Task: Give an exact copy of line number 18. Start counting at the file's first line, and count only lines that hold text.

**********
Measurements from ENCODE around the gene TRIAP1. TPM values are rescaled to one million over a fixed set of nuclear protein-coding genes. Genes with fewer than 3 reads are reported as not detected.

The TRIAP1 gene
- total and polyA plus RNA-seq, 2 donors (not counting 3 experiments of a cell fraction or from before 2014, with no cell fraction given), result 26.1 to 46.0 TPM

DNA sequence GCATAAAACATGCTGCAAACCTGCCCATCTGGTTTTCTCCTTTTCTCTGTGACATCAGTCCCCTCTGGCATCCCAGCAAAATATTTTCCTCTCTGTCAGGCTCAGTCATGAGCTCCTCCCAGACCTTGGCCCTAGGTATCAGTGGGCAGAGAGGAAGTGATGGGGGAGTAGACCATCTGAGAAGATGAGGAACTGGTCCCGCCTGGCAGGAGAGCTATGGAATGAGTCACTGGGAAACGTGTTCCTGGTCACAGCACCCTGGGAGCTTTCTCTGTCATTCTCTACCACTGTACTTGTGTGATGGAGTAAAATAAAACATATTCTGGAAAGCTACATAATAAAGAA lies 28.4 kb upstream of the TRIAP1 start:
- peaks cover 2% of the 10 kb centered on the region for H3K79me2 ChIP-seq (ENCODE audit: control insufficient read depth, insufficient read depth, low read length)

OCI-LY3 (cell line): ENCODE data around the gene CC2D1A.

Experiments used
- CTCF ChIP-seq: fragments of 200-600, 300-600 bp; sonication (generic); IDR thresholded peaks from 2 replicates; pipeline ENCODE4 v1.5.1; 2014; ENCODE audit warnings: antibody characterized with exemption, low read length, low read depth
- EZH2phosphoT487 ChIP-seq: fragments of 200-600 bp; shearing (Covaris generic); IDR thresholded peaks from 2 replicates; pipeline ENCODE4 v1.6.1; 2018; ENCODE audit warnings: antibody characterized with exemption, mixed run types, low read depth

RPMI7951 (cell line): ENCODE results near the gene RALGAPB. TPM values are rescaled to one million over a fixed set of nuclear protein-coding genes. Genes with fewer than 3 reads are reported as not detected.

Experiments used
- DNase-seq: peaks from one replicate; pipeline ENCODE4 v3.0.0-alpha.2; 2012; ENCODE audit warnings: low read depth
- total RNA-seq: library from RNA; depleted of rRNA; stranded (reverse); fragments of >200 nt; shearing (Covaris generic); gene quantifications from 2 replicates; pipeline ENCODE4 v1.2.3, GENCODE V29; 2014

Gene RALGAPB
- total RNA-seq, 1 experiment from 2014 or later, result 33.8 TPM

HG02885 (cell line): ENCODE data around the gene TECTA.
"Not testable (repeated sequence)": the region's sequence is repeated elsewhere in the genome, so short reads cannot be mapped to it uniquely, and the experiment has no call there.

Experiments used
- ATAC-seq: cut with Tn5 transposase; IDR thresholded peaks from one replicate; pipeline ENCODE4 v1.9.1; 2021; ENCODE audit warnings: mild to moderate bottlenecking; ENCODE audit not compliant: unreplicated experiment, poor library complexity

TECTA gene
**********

Experiments used